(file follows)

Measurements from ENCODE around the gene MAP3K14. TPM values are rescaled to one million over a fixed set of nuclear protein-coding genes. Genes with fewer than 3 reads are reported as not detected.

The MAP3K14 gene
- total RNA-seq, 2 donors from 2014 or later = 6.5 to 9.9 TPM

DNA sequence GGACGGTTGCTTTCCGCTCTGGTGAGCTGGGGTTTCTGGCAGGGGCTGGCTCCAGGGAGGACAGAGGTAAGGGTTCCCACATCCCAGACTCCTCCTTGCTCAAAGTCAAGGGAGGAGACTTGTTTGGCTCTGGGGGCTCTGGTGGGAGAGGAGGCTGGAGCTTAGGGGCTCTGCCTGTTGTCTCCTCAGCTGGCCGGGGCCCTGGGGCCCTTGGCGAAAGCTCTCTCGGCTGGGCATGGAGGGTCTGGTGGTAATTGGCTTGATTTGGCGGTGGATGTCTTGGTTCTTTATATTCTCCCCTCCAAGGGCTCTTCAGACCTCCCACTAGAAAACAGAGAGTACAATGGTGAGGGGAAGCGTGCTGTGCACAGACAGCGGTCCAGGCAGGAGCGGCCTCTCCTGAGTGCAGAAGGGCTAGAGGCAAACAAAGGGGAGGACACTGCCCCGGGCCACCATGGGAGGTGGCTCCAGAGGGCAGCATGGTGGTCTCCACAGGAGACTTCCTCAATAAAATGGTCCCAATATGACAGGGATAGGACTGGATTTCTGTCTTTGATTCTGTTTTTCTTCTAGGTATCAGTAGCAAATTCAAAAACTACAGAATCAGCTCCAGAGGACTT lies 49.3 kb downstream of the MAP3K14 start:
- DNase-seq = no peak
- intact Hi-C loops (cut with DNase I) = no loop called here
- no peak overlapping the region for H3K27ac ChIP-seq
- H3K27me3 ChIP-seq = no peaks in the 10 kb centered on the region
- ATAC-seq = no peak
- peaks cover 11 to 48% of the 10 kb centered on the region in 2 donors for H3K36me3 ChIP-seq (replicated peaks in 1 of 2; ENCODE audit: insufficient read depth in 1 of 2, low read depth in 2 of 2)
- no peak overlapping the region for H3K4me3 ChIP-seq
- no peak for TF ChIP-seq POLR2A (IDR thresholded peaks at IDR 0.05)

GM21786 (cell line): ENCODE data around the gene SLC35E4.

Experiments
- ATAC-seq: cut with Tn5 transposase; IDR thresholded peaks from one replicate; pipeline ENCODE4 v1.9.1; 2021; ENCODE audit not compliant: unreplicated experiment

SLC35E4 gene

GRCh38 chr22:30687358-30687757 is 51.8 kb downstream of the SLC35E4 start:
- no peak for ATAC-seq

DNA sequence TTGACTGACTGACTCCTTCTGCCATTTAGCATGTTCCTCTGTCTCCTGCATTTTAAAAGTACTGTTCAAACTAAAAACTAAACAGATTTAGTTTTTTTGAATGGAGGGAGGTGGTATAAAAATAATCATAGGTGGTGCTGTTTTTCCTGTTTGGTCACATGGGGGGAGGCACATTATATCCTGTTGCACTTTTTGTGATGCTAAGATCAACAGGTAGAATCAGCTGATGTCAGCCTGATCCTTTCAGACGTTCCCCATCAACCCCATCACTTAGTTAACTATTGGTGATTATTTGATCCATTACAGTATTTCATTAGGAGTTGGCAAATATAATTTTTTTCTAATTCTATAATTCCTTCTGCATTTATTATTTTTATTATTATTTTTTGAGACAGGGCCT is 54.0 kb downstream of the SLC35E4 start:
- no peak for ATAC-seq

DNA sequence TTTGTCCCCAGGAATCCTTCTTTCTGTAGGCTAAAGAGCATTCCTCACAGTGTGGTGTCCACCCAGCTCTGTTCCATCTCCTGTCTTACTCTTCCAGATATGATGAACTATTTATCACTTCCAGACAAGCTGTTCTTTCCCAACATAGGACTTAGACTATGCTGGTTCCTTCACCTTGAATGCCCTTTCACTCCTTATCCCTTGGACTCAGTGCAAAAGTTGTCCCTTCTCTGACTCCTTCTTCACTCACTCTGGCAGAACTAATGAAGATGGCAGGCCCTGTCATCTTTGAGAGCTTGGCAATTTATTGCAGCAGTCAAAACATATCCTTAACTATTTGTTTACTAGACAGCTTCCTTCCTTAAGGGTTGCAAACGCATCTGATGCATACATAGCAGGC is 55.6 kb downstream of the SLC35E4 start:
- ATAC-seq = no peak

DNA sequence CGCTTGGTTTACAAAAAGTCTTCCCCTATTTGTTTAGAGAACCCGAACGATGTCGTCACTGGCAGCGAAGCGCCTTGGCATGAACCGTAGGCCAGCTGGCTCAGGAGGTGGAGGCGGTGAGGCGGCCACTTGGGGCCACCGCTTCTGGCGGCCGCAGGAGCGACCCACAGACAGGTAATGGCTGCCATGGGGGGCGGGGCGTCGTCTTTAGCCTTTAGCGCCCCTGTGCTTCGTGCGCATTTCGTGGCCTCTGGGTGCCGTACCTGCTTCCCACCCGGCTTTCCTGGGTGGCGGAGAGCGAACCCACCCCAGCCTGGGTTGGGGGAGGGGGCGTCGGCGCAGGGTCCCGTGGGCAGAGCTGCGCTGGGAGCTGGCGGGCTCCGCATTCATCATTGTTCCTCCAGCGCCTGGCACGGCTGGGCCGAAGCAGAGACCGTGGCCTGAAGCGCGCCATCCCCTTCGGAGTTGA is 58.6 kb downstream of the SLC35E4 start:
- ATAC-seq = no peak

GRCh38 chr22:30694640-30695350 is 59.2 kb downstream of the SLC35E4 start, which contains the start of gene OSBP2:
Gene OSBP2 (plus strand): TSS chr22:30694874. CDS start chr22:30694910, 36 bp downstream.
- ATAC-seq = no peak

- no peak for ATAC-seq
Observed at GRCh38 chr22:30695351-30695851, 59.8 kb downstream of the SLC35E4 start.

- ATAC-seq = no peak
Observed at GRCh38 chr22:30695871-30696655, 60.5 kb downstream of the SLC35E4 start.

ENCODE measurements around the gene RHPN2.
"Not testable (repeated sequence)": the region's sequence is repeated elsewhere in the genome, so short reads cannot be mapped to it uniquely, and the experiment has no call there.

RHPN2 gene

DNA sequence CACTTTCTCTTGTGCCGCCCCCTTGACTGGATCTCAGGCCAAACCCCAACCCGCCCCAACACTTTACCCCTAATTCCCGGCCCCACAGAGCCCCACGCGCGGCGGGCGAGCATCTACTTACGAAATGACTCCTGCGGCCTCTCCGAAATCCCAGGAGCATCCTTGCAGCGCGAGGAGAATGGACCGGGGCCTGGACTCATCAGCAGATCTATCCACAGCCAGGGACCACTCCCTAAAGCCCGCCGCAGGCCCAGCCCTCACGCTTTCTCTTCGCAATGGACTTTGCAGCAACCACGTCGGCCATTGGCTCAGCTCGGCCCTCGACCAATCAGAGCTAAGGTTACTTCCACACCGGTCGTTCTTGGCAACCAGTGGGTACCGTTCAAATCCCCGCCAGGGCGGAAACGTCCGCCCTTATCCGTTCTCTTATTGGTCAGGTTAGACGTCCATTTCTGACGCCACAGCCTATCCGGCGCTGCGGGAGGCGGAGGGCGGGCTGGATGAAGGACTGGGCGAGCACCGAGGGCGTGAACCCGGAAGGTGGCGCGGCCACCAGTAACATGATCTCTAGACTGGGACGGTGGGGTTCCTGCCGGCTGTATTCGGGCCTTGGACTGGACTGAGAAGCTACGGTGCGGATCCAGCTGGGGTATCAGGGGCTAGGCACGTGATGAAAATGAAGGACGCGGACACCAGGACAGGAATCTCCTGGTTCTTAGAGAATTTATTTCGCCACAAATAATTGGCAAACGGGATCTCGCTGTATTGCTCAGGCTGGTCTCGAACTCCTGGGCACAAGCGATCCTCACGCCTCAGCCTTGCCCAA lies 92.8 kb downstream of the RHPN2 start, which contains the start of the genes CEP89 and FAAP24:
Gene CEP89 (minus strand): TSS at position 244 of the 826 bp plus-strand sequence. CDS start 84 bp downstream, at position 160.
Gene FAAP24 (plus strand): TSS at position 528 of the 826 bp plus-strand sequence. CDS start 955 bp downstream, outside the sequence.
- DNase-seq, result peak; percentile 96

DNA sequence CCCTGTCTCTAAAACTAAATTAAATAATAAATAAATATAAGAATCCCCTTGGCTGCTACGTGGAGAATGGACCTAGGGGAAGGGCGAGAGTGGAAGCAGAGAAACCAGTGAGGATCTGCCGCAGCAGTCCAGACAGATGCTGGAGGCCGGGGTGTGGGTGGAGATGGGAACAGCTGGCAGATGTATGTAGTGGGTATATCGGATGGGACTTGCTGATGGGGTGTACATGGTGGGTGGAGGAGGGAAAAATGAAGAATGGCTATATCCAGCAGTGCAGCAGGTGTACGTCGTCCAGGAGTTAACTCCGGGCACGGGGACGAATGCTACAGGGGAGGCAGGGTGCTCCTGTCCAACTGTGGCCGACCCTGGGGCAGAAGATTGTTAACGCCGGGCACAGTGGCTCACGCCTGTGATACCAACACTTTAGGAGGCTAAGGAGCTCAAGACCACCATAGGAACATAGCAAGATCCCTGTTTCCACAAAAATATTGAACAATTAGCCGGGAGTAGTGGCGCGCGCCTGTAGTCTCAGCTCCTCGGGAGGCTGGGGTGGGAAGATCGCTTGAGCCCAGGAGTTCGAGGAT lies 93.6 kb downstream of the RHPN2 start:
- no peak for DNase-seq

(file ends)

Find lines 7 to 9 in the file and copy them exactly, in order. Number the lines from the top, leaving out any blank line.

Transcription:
- no peak overlapping the region for H3K27ac ChIP-seq
- H3K27me3 ChIP-seq = no peaks in the 10 kb centered on the region
- ATAC-seq = no peak